Seth MacFarlane's humour has been analyzed and criticised pretty thoroughly, so I won't get into that here. Heavy on pointing out references and providing shock value under the guise of knowing better would be better if they weren't winking at the audience so much or did a better job selling their characters as satire. Peter Griffin isn't Archie Bunker. There's no comeuppance or foil, or even consistent characterization to assuage the rampant intolerance that's spewed on a regular basis, even if they pretend to get the audience on their side. And this works when it's funny. TED 2's terribleness works more often than it should because the jokes land really well. But intelligent satire has stronger staying power when it presents something to reflect on, which this film is more than eager to just brush by the wayside.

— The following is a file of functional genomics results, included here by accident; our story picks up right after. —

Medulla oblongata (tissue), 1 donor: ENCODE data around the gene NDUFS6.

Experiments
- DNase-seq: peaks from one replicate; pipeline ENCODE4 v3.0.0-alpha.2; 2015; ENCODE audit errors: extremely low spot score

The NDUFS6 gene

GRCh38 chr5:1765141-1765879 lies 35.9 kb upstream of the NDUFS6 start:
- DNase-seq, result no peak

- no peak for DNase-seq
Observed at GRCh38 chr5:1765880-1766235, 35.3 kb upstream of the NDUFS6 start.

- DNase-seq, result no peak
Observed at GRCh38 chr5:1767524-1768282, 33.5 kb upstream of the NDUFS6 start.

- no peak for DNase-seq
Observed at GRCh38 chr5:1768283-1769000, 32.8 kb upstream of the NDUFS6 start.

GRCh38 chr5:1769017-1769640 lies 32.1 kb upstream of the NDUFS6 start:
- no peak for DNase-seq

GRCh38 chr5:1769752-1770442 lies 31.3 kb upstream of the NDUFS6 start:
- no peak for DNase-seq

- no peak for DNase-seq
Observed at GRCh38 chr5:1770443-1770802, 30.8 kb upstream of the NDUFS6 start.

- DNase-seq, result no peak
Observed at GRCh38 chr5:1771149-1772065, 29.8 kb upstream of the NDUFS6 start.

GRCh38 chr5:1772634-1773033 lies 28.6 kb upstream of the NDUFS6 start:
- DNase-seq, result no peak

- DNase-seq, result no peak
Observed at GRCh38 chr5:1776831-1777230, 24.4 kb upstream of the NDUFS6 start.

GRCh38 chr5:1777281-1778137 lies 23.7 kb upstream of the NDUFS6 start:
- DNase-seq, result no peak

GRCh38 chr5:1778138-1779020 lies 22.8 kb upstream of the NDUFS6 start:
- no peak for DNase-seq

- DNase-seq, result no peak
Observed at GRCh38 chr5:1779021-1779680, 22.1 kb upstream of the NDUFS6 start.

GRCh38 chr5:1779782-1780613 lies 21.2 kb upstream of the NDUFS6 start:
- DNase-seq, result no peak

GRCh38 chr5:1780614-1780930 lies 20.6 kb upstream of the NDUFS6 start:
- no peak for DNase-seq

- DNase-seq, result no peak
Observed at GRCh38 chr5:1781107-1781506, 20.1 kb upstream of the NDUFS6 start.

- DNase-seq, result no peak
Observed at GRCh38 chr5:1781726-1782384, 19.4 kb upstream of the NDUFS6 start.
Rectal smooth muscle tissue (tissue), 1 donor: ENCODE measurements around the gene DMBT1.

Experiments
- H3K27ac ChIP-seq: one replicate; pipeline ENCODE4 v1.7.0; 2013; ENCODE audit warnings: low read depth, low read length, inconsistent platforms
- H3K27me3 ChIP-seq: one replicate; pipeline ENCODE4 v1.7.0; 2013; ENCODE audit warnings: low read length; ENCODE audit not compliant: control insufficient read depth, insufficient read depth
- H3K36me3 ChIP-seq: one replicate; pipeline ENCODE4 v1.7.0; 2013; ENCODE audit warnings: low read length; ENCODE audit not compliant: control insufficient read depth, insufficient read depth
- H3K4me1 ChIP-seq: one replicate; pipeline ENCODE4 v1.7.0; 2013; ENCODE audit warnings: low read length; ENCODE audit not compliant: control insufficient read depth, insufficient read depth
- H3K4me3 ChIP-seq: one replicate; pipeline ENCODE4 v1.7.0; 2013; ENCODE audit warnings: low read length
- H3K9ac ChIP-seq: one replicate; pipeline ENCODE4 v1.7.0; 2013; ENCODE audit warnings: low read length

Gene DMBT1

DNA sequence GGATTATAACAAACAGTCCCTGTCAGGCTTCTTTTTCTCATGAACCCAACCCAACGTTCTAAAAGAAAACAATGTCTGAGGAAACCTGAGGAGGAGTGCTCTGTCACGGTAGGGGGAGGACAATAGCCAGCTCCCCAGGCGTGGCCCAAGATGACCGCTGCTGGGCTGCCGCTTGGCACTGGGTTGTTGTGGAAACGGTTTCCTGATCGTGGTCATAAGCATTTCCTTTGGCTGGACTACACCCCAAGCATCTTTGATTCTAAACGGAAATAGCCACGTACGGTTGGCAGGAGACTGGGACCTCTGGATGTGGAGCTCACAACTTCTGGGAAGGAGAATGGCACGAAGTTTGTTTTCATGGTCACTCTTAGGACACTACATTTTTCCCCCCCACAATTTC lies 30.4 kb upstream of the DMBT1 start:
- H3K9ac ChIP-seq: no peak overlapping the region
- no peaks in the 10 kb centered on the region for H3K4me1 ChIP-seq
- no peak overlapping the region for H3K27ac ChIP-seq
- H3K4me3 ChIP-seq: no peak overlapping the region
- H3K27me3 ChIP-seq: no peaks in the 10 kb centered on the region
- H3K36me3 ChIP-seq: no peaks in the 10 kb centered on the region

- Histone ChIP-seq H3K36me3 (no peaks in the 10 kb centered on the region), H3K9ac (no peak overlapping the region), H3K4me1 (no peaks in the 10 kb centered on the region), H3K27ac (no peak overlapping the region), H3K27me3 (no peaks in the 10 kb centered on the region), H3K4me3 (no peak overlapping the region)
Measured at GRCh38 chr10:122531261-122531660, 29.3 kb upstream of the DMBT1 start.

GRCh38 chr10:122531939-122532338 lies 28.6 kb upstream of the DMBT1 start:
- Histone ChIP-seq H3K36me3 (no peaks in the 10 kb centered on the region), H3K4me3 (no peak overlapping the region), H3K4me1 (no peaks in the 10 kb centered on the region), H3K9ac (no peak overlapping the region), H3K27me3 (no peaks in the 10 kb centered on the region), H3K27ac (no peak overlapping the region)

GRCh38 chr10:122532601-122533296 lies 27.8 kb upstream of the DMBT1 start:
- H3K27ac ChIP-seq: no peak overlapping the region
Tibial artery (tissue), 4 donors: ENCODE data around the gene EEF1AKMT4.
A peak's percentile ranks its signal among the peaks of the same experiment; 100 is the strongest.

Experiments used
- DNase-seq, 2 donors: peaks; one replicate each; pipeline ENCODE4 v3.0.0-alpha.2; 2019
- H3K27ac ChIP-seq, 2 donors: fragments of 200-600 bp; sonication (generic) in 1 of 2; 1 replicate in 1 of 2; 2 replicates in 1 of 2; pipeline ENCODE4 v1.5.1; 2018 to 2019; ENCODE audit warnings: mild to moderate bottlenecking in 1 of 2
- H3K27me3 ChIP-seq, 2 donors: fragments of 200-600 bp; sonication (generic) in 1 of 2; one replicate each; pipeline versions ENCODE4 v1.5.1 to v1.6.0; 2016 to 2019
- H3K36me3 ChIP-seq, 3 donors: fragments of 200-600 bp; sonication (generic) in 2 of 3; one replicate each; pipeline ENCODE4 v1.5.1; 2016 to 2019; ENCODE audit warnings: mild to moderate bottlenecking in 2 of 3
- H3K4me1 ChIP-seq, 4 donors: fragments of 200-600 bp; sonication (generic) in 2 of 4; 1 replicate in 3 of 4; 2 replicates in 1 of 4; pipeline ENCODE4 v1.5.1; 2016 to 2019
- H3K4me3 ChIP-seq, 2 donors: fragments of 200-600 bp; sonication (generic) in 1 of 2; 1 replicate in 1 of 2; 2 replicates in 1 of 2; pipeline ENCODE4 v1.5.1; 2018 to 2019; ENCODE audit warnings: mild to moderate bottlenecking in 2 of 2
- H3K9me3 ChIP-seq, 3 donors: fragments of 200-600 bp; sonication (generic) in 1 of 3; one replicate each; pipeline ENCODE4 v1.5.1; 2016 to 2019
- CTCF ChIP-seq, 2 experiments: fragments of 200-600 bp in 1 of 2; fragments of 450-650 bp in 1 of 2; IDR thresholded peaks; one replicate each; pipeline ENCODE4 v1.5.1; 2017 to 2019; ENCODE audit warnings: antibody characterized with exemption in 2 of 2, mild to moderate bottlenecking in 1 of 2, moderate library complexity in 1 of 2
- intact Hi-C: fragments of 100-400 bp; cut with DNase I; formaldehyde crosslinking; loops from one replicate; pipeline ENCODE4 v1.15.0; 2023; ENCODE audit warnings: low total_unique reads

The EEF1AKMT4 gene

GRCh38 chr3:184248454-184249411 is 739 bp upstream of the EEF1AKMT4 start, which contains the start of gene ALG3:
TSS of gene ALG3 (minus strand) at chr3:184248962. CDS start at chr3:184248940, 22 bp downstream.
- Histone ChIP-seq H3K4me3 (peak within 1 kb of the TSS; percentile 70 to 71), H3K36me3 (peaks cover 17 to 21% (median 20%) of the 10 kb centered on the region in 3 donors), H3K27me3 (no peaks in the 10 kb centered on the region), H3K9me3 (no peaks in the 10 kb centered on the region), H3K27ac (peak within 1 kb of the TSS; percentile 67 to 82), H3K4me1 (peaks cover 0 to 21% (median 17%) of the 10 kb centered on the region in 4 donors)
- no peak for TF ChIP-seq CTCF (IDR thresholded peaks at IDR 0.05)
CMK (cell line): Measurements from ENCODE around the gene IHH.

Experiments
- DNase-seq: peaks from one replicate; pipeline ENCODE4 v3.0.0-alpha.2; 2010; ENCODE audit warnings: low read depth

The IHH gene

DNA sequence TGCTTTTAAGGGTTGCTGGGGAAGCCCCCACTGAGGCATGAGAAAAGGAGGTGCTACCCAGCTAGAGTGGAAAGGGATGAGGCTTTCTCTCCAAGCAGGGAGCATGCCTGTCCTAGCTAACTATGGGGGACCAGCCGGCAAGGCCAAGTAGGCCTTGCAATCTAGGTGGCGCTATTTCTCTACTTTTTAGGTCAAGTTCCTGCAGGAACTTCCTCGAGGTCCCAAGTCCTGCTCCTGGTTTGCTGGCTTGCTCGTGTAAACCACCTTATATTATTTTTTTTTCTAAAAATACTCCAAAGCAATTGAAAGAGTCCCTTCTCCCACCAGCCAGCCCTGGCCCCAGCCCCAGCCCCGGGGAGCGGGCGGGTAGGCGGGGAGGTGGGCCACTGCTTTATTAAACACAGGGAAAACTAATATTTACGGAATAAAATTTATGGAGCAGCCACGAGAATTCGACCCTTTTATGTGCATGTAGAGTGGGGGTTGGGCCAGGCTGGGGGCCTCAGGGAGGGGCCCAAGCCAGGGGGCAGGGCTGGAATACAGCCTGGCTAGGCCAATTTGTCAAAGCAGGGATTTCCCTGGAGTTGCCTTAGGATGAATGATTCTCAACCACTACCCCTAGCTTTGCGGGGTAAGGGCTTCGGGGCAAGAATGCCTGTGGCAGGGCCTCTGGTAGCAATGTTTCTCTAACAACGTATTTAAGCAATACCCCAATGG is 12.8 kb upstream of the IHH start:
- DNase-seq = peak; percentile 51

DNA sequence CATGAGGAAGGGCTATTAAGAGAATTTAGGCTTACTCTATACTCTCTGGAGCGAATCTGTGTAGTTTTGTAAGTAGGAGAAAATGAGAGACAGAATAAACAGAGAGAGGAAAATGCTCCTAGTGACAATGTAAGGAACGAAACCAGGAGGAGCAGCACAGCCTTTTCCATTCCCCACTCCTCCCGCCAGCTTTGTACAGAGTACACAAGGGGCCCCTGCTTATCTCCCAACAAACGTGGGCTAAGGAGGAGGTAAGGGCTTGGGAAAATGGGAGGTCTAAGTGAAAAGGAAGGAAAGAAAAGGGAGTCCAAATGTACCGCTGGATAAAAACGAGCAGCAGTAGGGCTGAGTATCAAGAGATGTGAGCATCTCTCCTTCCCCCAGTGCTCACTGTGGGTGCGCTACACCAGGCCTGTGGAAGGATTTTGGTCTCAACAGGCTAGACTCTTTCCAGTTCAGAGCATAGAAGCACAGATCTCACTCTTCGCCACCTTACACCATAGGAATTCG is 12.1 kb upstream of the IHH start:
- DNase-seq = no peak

I can hardly tell which side of the audience MacFarlane is on. He'll straddle bro culture, making a pot-centric Boston asshole movie, but open with a garish musical number that made me think of The French Mistake, because that's my only reference to this kind of thing. But that was broken up by cowboys, because Mel Brooks favors the silly over just fucking with the audience. MacFarlane just likes fucking with the audience and indulging his own bizarre Old Hollywood sensibilities.

There's a lot more to this movie that just ends up kind of off. Amanda Seyfried is regularly refreshing, but in no world would it make sense for a first-time lawyer to whip out a bong and start smoking in front of her first prospective clients. I'm also glad she's become MacFarlane's go to girl for big eye jokes, after she had a similar jokes at her expense in A Million Ways to Die in the West (2014). The pop culture virgin was a nice touch, especially as a foil to the non-stop reference spouting Ted and Mark Wahlberg.

On the latter of that duo, you've got to give him some credit for really going all out in this movie. Being covered in semen, a revealing porn addiction, getting frightened on his way home, and generally acting like a big softie doofus, Wahlberg's John Bennett character is a fairly epic teardown of one of our cooler actors.